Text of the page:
Since then this re-occurs every morning, I can see normally on waking but it only lasts a short time. However, I feel this is a definite good sign that something good is happening and permanent normal vision will return eventually.
I am riding my bike about three times a week. When I do, I use a thin strip of black tape stuck to the right lens of my glasses, which cuts out the double vision, but allows me to see off to the side. In other words I don’t have a blind spot that a complete eye patch would cause.
Thanks again to everyone for the well wishes; these are greatly appreciated. I will keep you posted on my progress from time to time.
I have just signed up to attend this year’s Cirque du Cyclisme vintage bicycle rally held in Greensboro, North Carolina, June 8, 9 and 10.
I attended last year for the first time and it was great meeting old friends I hadn’t seen in years. I also made many new friends, including some I had previously corresponded with through email. It’s always nice to put a face with a name.
I'm looking forward to the same this year.
My profound thanks go out to Ben Spencer from Seattle who sent me a really nice pair of Cinelli, Giro d’Italia handlebars to replace the ones I had bent.
I was up at the crack of dawn this morning to install them before heading out for a twenty-five mile ride. I decided to stay with the blue tape because it goes with my blue tires.
After wrapping the bars, normally I would have done what many people do, and reach for the black electricians tape to finish off. However, this time I decided to spend a little extra time and finish off by cord whipping with some black cord.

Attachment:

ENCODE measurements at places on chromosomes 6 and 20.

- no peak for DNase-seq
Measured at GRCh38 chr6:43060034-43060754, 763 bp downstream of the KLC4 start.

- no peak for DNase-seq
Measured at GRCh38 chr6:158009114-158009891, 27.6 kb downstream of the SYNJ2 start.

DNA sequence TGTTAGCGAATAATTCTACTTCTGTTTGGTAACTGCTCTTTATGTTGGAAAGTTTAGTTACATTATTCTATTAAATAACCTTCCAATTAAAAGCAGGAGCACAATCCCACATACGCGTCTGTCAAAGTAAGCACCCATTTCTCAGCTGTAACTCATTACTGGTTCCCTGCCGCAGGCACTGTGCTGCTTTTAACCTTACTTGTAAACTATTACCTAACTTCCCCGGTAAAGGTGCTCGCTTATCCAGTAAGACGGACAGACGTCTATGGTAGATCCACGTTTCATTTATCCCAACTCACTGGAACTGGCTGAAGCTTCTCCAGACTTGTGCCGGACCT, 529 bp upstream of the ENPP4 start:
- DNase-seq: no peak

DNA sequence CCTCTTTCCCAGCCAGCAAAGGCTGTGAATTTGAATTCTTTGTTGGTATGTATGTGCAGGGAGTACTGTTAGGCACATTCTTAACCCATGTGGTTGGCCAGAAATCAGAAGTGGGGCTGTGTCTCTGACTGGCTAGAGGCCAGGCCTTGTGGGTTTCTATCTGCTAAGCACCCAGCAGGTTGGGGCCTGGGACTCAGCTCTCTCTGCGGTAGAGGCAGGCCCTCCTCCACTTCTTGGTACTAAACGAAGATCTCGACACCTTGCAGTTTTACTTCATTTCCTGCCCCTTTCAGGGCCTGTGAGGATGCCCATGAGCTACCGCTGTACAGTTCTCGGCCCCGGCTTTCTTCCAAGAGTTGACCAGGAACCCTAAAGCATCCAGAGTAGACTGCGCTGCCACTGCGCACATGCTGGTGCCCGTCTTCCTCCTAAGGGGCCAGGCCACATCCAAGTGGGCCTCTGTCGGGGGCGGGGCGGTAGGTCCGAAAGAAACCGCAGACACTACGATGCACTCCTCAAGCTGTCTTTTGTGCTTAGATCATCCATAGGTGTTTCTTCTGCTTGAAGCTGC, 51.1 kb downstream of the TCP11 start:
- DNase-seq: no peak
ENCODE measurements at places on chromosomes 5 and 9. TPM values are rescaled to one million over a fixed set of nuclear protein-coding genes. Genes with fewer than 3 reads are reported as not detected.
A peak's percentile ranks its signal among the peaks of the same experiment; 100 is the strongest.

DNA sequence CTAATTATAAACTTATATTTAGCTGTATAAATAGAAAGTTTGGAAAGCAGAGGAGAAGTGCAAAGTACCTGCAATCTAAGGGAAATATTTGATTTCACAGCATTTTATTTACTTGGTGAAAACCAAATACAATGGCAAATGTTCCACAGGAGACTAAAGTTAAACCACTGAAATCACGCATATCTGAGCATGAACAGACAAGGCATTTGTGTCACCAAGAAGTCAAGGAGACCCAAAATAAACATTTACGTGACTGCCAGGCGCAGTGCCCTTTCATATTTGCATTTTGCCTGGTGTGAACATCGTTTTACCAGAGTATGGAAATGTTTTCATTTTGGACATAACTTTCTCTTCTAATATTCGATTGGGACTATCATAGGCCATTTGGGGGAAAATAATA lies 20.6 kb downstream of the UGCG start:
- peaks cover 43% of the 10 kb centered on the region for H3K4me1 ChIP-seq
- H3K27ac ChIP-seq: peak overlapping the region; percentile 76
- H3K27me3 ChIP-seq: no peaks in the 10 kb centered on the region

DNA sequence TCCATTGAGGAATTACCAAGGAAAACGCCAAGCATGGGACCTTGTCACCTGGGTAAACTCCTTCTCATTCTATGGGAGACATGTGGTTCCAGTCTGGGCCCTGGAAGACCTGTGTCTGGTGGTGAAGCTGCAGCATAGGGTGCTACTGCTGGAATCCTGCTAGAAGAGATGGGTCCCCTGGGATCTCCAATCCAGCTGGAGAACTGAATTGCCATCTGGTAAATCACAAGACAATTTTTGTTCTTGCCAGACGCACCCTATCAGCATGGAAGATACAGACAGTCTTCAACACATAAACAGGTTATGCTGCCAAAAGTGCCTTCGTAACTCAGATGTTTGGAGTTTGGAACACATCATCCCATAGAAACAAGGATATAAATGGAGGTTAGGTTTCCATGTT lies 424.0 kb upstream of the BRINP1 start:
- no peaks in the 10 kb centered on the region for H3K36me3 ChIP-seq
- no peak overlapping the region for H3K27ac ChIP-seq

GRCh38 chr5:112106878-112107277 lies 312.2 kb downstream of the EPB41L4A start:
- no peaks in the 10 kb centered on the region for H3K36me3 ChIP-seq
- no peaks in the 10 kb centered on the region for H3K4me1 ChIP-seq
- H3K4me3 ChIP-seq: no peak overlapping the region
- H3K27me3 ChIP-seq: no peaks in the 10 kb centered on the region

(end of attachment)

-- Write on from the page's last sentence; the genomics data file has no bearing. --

If you haven’t tried this, it is not that difficult. Make a loop with the cord, and hold it with one hand under the bars while you start winding the chord over it. Once you get a couple of turns over the loop, it will hold itself in place.
Start at the center ferule and wind back over the tape. I usually stop the tape and cut it about a quarter inch short of the ferule, otherwise it gets too bulky with the cord over it. You want the cord to sit neatly against the ferule so that you start winding nice and square.
When you have enough cord to cover the end of the tape, (Usually about an inch.) put the end of the cord through the loop and pull on the other end. Don’t pull it all the way trough, but stop when the end is tucked neatly under the winding.
Trim the ends of the cord with a sharp knife, and apply several coats of clear urethane over the cord to waterproof and to help seal it so it doesn’t come unraveled. It is advisable to place some masking tape either side of the cord whipping so you don’t get urethane all over the ferule and handlebar tape.
I had a hard time finding black cord, and what I found was quite thin. It would have been easier and probably have looked neater if the cord was a little thicker.
It occurred to me after; I could have used fine round string and painted over it with black paint instead of using clear urethane. You can buy tiny jars of enamel paint at the hobby shop in any color you wish.